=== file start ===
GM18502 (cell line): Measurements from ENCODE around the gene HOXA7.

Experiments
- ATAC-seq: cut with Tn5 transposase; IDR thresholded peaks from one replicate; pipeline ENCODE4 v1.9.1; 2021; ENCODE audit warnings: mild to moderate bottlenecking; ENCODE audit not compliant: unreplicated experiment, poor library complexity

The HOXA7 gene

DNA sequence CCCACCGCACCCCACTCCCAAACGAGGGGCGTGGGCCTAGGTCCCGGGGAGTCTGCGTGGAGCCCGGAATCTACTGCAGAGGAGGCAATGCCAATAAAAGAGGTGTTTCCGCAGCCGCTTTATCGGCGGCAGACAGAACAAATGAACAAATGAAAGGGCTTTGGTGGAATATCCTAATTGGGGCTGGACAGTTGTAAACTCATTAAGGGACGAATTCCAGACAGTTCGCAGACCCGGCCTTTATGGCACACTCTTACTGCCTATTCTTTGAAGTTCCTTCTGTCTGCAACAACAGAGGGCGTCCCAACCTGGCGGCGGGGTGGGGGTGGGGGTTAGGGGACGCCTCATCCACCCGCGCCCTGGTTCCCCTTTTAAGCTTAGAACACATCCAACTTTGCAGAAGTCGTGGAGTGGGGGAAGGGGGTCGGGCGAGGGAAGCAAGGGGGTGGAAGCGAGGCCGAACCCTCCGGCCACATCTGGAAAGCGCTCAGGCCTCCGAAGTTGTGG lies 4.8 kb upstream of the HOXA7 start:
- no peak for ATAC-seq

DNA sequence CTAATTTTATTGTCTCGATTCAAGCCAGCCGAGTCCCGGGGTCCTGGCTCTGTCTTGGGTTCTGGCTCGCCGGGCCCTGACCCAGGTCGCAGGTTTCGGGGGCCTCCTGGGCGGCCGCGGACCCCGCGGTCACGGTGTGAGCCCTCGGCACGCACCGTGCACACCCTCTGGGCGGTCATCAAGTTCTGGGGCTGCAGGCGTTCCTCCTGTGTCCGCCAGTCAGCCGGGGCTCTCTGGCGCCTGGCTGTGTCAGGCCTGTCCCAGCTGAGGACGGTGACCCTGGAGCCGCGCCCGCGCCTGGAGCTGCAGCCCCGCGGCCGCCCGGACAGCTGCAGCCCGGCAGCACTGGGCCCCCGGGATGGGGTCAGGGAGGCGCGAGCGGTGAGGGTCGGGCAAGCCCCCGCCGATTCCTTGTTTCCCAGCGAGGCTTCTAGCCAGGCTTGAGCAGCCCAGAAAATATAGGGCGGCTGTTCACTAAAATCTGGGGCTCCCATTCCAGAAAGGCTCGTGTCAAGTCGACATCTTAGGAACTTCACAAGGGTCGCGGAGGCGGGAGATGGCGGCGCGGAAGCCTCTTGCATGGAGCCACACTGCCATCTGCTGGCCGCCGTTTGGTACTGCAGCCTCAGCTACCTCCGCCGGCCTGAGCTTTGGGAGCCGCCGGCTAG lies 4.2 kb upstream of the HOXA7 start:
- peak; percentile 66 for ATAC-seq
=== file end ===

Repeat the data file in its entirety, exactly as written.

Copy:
GM18502 (cell line): Measurements from ENCODE around the gene HOXA7.

Experiments
- ATAC-seq: cut with Tn5 transposase; IDR thresholded peaks from one replicate; pipeline ENCODE4 v1.9.1; 2021; ENCODE audit warnings: mild to moderate bottlenecking; ENCODE audit not compliant: unreplicated experiment, poor library complexity

The HOXA7 gene

DNA sequence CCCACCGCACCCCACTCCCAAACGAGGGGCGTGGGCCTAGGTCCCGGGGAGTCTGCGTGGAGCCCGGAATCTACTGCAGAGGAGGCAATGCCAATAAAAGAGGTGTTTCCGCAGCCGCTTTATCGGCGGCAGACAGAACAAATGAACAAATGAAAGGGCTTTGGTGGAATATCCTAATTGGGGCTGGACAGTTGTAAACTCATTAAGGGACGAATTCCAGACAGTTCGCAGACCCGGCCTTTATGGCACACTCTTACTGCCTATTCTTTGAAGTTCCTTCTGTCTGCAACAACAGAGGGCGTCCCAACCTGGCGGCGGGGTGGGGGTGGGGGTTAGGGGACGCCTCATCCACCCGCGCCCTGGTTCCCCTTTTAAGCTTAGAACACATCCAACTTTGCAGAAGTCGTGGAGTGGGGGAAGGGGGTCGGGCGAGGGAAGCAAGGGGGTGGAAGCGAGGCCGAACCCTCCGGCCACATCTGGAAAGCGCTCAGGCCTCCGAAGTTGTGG lies 4.8 kb upstream of the HOXA7 start:
- no peak for ATAC-seq

DNA sequence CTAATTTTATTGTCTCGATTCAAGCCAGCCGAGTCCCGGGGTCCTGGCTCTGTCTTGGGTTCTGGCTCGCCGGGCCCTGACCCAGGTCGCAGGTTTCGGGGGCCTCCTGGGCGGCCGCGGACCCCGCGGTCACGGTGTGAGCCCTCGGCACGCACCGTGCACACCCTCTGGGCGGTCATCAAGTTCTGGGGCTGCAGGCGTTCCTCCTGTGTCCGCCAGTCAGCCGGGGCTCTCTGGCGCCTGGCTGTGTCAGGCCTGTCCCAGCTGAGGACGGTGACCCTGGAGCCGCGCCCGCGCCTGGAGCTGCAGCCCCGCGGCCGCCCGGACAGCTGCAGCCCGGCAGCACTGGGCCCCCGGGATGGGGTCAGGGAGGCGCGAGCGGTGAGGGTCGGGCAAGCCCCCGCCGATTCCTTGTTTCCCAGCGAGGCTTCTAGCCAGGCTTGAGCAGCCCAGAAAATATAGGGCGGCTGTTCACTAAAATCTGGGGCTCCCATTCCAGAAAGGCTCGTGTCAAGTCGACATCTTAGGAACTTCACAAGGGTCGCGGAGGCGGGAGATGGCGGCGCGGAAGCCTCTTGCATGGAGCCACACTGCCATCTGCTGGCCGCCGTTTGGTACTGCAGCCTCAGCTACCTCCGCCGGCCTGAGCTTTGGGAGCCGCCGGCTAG lies 4.2 kb upstream of the HOXA7 start:
- peak; percentile 66 for ATAC-seq